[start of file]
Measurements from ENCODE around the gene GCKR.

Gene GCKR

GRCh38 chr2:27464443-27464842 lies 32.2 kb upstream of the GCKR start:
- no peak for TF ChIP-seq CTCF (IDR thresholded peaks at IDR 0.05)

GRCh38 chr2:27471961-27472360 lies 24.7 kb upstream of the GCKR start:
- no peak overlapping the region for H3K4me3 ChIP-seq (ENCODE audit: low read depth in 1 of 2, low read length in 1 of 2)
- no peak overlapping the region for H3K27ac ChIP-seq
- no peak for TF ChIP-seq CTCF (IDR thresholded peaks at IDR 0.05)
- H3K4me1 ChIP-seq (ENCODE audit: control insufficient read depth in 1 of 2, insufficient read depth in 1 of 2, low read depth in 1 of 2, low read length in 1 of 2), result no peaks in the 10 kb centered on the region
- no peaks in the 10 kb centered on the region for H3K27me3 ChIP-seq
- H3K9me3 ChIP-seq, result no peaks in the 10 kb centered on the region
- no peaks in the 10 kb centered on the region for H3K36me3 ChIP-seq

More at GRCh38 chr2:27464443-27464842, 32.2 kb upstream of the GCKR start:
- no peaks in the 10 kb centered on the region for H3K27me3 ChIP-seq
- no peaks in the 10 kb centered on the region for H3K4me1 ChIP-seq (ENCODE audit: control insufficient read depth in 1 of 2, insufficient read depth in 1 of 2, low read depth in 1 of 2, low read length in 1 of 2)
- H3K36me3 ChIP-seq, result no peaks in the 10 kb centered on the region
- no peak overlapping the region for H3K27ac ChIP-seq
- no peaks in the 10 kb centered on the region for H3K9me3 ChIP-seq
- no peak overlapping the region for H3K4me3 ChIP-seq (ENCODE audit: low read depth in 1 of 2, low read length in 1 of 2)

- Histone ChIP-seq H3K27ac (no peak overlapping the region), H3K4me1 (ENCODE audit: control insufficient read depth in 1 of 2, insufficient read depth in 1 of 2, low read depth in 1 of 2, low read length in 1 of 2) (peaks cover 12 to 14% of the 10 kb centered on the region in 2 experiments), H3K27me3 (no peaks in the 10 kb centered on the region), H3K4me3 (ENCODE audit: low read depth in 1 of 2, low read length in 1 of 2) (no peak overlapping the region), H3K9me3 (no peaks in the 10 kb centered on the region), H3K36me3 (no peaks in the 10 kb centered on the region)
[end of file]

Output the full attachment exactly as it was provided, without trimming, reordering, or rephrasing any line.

Measurements from ENCODE around the gene GCKR.

Gene GCKR

GRCh38 chr2:27464443-27464842 lies 32.2 kb upstream of the GCKR start:
- no peak for TF ChIP-seq CTCF (IDR thresholded peaks at IDR 0.05)

GRCh38 chr2:27471961-27472360 lies 24.7 kb upstream of the GCKR start:
- no peak overlapping the region for H3K4me3 ChIP-seq (ENCODE audit: low read depth in 1 of 2, low read length in 1 of 2)
- no peak overlapping the region for H3K27ac ChIP-seq
- no peak for TF ChIP-seq CTCF (IDR thresholded peaks at IDR 0.05)
- H3K4me1 ChIP-seq (ENCODE audit: control insufficient read depth in 1 of 2, insufficient read depth in 1 of 2, low read depth in 1 of 2, low read length in 1 of 2), result no peaks in the 10 kb centered on the region
- no peaks in the 10 kb centered on the region for H3K27me3 ChIP-seq
- H3K9me3 ChIP-seq, result no peaks in the 10 kb centered on the region
- no peaks in the 10 kb centered on the region for H3K36me3 ChIP-seq

More at GRCh38 chr2:27464443-27464842, 32.2 kb upstream of the GCKR start:
- no peaks in the 10 kb centered on the region for H3K27me3 ChIP-seq
- no peaks in the 10 kb centered on the region for H3K4me1 ChIP-seq (ENCODE audit: control insufficient read depth in 1 of 2, insufficient read depth in 1 of 2, low read depth in 1 of 2, low read length in 1 of 2)
- H3K36me3 ChIP-seq, result no peaks in the 10 kb centered on the region
- no peak overlapping the region for H3K27ac ChIP-seq
- no peaks in the 10 kb centered on the region for H3K9me3 ChIP-seq
- no peak overlapping the region for H3K4me3 ChIP-seq (ENCODE audit: low read depth in 1 of 2, low read length in 1 of 2)

- Histone ChIP-seq H3K27ac (no peak overlapping the region), H3K4me1 (ENCODE audit: control insufficient read depth in 1 of 2, insufficient read depth in 1 of 2, low read depth in 1 of 2, low read length in 1 of 2) (peaks cover 12 to 14% of the 10 kb centered on the region in 2 experiments), H3K27me3 (no peaks in the 10 kb centered on the region), H3K4me3 (ENCODE audit: low read depth in 1 of 2, low read length in 1 of 2) (no peak overlapping the region), H3K9me3 (no peaks in the 10 kb centered on the region), H3K36me3 (no peaks in the 10 kb centered on the region)